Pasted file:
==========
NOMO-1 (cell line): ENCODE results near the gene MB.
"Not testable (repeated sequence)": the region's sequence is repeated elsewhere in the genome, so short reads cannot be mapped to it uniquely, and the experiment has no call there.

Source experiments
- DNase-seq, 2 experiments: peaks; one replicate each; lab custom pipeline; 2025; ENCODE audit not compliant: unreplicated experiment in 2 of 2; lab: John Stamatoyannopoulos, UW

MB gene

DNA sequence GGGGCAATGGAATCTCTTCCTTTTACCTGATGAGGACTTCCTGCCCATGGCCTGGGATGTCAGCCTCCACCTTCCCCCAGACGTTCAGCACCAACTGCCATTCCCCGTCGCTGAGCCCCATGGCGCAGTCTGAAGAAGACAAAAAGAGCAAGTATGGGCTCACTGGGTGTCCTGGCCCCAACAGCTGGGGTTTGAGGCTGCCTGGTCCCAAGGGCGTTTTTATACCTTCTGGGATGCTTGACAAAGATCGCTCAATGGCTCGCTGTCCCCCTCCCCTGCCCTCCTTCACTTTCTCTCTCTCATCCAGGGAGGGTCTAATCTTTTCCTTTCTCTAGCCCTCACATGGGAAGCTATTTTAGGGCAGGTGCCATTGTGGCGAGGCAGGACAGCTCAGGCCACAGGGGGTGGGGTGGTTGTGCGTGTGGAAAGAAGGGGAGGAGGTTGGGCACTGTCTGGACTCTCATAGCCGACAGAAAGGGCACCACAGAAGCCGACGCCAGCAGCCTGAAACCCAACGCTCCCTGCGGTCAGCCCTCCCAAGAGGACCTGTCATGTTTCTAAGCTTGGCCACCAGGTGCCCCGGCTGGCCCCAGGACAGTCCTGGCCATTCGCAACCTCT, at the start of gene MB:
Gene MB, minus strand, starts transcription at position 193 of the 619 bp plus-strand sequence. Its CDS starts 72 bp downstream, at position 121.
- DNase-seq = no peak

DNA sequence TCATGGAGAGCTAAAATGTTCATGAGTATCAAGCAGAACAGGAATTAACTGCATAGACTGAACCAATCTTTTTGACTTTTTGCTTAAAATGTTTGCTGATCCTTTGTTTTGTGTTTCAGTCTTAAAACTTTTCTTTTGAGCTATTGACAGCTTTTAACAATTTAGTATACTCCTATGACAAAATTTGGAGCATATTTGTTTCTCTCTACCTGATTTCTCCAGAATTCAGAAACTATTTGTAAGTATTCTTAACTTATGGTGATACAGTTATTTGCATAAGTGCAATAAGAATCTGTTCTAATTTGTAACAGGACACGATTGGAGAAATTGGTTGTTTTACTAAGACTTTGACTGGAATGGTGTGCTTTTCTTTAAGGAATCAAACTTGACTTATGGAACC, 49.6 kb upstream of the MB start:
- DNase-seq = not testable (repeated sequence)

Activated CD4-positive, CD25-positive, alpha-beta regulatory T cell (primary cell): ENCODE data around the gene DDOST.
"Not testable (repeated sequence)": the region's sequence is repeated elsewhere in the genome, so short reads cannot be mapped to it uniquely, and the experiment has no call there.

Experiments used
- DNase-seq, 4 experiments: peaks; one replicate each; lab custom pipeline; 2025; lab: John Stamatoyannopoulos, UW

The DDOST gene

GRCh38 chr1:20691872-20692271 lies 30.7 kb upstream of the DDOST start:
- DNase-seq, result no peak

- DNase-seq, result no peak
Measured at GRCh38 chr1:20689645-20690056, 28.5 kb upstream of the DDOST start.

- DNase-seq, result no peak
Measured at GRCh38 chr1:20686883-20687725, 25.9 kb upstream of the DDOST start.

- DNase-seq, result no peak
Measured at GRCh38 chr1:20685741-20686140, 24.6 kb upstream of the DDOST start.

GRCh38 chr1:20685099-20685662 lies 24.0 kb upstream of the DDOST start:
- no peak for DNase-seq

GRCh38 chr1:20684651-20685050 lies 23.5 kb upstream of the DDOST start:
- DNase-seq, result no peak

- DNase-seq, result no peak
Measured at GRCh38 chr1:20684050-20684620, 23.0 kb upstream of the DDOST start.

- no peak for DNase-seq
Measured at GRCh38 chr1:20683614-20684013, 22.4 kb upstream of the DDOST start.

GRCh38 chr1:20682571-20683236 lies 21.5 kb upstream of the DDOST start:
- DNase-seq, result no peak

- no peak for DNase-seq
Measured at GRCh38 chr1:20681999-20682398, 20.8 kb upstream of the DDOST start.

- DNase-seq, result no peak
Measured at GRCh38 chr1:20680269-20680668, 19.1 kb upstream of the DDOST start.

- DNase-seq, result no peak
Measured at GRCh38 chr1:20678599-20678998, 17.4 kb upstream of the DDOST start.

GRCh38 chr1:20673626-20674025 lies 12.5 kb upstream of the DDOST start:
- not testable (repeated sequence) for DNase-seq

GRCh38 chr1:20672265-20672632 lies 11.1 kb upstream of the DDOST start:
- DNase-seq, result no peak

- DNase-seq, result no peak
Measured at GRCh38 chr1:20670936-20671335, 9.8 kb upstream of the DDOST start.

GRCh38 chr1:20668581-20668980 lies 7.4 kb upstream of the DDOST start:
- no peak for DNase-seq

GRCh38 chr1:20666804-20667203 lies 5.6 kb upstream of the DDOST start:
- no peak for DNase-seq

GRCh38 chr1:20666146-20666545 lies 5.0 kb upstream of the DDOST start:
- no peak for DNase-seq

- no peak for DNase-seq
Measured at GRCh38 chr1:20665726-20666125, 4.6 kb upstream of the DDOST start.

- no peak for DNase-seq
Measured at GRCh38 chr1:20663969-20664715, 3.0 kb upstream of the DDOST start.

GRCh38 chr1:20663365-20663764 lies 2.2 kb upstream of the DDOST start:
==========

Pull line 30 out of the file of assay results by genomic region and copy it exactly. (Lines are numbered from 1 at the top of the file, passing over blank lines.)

- no peak for DNase-seq